YORK — Displayed prominently in the York basement of Larry Keller’s is a train set model representing the coal region in the days the Reading Railroad Iron Horse Rambles rode from Philadelphia to Shamokin.

While many train enthusiasts have gone to different lengths to make the displays unique, Keller went all the way back to his hometown roots with a large panoramic photo background of Shamokin.

The big steam engine makes its way around the intricate 5-by-10-foot train display, always seemingly ending beneath the coal mountains of Shamokin.

Keller said his idea was to create a coal region scene and was surprised when his friends Mike and Mary Lou Baney surprised him with the background. The Baney’s visited Shamokin with Keller a few years ago during the Anthracite Heritage Festival. While there, Mike had taken a picture of the view of the city from the Shamokin Cemetery.

While helping put the display together, Mike printed off three pictures to present to Keller to choose from. When he saw the photograph of Shamokin, there was no other choice for him.

Baney works for a printing company and took the photo in to blow up for the background. Keller said from what he understands, it’s the largest picture the company had ever printed.

The layout of the train was built by the Baney’s, who took all of Keller’s ideas and made them a reality. They paid close attention to details, even creating the illusion of a road running from the display into the city backdrop.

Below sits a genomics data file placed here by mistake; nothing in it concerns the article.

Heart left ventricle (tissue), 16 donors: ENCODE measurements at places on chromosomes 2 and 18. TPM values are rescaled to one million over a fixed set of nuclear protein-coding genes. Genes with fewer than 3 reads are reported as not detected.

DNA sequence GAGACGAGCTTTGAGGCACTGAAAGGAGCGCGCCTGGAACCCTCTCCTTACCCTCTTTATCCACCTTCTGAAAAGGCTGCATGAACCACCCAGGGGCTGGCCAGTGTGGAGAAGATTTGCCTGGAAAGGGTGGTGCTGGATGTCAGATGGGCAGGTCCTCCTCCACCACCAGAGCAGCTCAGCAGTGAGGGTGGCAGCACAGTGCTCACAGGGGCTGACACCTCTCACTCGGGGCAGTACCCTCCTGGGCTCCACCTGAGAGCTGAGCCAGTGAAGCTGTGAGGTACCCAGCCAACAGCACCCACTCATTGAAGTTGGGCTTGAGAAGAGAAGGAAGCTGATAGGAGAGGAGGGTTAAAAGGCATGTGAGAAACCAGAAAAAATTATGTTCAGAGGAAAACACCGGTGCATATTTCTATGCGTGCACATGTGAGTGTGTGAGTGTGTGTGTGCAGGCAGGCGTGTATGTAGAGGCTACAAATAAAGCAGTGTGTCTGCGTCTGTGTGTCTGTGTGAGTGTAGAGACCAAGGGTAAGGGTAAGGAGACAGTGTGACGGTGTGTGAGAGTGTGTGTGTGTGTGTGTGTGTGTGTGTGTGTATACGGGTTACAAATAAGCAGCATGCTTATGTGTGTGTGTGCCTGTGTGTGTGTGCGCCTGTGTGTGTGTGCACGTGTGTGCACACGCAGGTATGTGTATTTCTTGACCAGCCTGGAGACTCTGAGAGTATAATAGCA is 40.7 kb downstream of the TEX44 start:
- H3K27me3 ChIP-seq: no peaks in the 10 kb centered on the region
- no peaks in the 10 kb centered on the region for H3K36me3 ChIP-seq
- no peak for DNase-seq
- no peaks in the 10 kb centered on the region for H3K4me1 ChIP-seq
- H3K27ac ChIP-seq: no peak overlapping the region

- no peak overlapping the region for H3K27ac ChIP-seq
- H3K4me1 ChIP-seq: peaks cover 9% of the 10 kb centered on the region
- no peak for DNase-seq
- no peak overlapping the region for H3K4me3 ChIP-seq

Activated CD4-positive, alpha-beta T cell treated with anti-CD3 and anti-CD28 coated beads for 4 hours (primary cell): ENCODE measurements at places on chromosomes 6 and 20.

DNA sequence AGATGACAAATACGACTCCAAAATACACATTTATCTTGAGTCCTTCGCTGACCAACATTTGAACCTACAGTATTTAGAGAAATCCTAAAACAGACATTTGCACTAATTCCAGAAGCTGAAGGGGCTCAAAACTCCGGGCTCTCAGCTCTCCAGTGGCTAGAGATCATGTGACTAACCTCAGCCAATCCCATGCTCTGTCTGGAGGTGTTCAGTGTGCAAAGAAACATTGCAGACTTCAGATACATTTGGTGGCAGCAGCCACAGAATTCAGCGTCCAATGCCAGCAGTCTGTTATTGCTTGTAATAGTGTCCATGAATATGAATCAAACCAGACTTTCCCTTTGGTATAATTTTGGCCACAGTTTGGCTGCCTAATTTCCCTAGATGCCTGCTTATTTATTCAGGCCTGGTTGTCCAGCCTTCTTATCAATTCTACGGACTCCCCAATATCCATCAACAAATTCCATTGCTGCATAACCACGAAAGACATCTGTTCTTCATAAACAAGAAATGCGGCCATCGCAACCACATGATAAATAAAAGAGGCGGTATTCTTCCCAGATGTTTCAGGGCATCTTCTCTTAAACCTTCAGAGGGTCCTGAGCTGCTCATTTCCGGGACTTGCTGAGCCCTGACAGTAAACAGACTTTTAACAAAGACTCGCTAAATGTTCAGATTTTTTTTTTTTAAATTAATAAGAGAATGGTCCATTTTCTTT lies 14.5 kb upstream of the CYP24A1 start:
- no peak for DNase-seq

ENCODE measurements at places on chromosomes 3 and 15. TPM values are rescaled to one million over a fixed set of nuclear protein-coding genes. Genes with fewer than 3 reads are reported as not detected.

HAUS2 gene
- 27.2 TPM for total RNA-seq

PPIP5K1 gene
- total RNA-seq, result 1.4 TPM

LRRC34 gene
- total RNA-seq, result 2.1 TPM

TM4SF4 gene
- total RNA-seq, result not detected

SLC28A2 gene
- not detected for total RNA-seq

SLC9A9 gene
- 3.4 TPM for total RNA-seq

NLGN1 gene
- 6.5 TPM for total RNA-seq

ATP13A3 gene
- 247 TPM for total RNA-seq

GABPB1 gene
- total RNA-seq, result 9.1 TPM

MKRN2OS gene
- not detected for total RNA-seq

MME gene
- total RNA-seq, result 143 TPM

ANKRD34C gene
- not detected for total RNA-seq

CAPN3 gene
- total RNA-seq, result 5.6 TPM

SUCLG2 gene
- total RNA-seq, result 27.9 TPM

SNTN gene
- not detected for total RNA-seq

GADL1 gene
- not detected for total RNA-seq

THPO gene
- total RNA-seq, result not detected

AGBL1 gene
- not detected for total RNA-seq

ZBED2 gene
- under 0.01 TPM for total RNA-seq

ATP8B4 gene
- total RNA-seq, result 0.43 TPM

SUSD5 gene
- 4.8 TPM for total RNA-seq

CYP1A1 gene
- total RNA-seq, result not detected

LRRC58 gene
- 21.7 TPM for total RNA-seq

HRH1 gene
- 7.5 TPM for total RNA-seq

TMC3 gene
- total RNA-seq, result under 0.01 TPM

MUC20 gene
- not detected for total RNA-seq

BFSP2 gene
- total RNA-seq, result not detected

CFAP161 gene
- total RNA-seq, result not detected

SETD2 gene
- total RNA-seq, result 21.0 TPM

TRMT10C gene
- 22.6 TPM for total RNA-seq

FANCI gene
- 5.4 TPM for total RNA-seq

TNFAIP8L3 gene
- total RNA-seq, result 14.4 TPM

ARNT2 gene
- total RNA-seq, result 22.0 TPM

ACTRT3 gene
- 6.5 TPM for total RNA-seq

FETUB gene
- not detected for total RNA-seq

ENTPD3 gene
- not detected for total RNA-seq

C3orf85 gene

The lower end shows the train stopping at a colliery, cars filled with coal and a small building standing before an enlarged photo of an unknown colliery Baney found through a Google image search.

About two years before the display was built, Keller sold his train collection, but his 50-year-desire to own a model of a Reading Steam engine never subsided. When he had the opportunity to finally own one, he didn’t pass it up.

The display boasts more than 150 figures, including a model of Roy Rogers’ horse, Trigger, painted gold. A closer look shows the fine details like two hawks flying over a mountain or a crow flying over a cornfield. The display is set up like an old-time scene from Keller’s childhood growing up in Shamokin.

Keller grew up in Shamokin on Second Street, the first house when entering the city from Trevorton. He was a 1957 graduate of Shamokin High School and remembers when downtown was filled with five-and-dimes and hardware stores, and trains from the Reading Railroad made regular trips through Shamokin.

He recalls a popular hangout spot for him and his friends was a block station for the Reading Railroad called the Herndon Branch Junction, located near the Cameron Bridge off the side of the Trevorton Road. The rail line off the main line went up above the rock well. When the concrete bridge was removed, it was pretty much covered up.

In 1962, Keller’s dad was given in a job in York, so he decided to move with him. He married a woman from Dornsife and the two stayed in York.

His display hasn’t gone unappreciated by the public despite being in his basement. Keller has taken neighbors and church groups to show it off, and said they were amazed when he could point out scenes from his childhood in the photo background.

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